Secondly, the formation in 2013 of a Grand Coalition between the Christian Democrats (CDU-CSU) and the Social Democrats (SPD) went hand in hand with discourse that asserted Germany's responsibilities and its presence in the international arena, notably in the area of defence. This was reflected, in the context of the Ukrainian crisis, in the deployment of troops - as a framework-nation - as part of NATO's "Enhanced Forward Presence" in the Baltic states and Poland. This is an operation to which France also contributes, notably as part of the German battalion, with the aim of balancing a policy that to date has mainly been oriented towards the South. The assertion of the German foreign policy is also being undertaken directly with the French in Sub-Saharan Africa, notably in relation to the terrorist risk and the migratory crisis. In the Sahel Germany is making a significant contribution to the EU's Training Mission in Mali (EUTM Mali, up to 350 have been authorised by the Bundestag), as well as the UN operation in Mali (MINUSMA, 1000 men authorised). Such presence in the field is reflected at the political level by support to stabilisation initiatives alongside France, undertaken by the G5 Sahel. Finally, Germany responded to France's call regarding the Defence Clause (art 42.7) in the Lisbon Treaty following the attacks in Paris and in Saint Denis in November 2015, via the deployment in the Mediterranean of a frigate, tanker and reconnaissance planes (totalling 1,200 staff).
The Union is not necessarily the only framework for German involvement. But it is no less a privileged tool, as recalled in the 2016 White Paper through the concept of "European Defence and Security Union". And developments in Germany directly contribute to the revival of CSDP.
En route towards Franco-German leadership
These developments were echoed at bilateral level well before the entry into office by Emmanuel Macron. In September 2016, the Franco-German vision of the Union's role in the face of crises found expression in two joint papers by the Foreign Affairs, then the Defence Ministries of both countries. A few weeks after the British referendum on the Brexit, France and Germany "acknowledged their responsibility in strengthening solidarity and cohesion in the European Union" putting forward a "European Security Compact", whose aim it is to contribute towards rebooting the European defence policy, notably via the definition of strategy priorities and interests at European level, as well as via the strengthening of the institutions and response capacities in times of crisis.
This momentum was confirmed at the Franco-German Defence and Security Council in July 2017, when projects such as the Permanent Structured Cooperation (PeSCo) and the European Defence Fund were brought to the fore, and when Franco-German responsibilities in the revival of the European Defence Policy were re-iterated.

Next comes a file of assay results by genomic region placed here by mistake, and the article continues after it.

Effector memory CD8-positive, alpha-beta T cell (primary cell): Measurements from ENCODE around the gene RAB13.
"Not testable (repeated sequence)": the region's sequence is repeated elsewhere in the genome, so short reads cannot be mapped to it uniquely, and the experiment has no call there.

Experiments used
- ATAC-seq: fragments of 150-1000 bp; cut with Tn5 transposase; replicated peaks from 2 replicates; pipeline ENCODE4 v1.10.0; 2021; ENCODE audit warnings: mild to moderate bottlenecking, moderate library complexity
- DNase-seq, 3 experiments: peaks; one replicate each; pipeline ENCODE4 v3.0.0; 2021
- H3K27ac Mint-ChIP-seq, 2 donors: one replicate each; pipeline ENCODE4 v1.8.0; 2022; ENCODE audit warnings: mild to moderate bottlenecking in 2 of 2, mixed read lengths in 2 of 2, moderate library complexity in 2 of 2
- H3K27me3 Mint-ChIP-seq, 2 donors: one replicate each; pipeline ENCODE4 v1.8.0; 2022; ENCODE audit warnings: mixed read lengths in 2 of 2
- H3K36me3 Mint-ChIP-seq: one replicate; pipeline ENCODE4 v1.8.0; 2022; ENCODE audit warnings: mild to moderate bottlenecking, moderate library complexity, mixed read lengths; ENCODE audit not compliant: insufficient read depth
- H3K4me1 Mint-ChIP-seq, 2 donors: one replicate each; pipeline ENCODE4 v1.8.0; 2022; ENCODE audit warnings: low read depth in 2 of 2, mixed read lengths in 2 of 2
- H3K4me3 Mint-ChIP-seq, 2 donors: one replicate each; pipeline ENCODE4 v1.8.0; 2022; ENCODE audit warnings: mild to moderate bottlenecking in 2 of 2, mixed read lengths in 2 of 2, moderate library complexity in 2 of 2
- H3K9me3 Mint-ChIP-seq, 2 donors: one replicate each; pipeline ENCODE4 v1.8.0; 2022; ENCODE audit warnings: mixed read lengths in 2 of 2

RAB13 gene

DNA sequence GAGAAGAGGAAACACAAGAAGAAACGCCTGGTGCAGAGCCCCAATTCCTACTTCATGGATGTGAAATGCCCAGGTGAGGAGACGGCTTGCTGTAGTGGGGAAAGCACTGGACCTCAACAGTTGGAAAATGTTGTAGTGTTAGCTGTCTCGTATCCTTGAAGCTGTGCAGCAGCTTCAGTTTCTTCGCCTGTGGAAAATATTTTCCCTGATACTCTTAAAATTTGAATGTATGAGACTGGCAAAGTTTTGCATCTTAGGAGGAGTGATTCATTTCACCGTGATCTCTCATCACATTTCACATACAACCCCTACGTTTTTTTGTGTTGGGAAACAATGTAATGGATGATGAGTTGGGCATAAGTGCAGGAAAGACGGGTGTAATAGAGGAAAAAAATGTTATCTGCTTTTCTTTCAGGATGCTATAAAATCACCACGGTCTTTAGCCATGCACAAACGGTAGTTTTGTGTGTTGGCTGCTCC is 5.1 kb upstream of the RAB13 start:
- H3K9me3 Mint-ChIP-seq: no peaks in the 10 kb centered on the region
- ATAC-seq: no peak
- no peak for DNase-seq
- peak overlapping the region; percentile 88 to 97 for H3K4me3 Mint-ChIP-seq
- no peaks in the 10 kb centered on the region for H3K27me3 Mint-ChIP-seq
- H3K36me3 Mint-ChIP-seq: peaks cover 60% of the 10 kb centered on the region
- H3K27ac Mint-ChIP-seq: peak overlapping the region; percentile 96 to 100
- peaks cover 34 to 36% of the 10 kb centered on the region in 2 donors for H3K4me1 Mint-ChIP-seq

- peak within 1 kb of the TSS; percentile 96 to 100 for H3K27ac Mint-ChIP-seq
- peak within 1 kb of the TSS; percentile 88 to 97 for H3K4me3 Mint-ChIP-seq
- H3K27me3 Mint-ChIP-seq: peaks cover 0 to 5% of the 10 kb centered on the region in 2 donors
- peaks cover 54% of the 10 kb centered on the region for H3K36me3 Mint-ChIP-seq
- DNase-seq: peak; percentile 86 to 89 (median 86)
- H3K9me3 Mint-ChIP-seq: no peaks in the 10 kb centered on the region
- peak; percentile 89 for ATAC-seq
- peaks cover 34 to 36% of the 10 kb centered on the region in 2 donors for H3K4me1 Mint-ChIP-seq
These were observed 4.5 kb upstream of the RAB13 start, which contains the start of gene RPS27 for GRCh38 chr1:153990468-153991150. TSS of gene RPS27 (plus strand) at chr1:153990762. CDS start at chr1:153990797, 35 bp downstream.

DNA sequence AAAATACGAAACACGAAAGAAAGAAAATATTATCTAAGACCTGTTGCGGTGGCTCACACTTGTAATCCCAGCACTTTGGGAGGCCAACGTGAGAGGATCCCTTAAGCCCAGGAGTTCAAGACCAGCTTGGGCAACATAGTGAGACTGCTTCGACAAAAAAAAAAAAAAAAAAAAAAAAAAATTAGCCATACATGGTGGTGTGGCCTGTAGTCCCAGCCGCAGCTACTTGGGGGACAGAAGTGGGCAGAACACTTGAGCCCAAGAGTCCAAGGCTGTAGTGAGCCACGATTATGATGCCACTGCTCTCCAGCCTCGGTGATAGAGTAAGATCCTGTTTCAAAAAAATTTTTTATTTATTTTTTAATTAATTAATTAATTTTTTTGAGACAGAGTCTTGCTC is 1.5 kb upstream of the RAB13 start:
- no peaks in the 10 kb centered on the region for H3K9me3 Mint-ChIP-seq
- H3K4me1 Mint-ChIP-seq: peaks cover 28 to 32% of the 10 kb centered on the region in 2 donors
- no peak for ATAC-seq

Hence France and Germany ensure the impetus, which until recently, had not found expression. Joint proposals are drafted, notably regarding PeSCo, the harmonisation and transparency of national defence budget cycles (CARD), and permanent planning structures for military operations. In several areas it has been first the French and the Germans who have defined a common approach, before bringing in the other European countries.
The revival of the EU's Common Security and Defence Policy is tangible, and it is probably accurate to state, as did the High Representative, that more was achieved in terms of defence over the ten months following the publication of the Global Strategy (in June 2016) than over the last ten years. But the revival is still fragile, and conditioned by a series of variables whose long-term presence cannot be guaranteed. The reality of Franco-German rapprochement is one of these variables; because although France and Germany are emerging as the natural leaders of a European defence policy, their points of divergence are serious and make any progress uncertain and precarious.
Firstly, any rapprochement in terms of defence has to be correlated with a parallel rapprochement of the foreign policies and strategic visions of the countries involved. France and Germany are working towards this "strategic convergence", as notably illustrated in the management of the Ukrainian crisis, when both countries ensured diplomatic leadership in the Normandy format, and in the recent rapprochement regarding Sahel. But both countries also have different histories, foreign policies and perceptions of the virtues of multilateralism. Their respective responses to the migratory crisis and the terrorist attacks within their own borders and even their positions regarding the Libyan crisis of 2011, illustrate significant divergence in the definition of their security policy.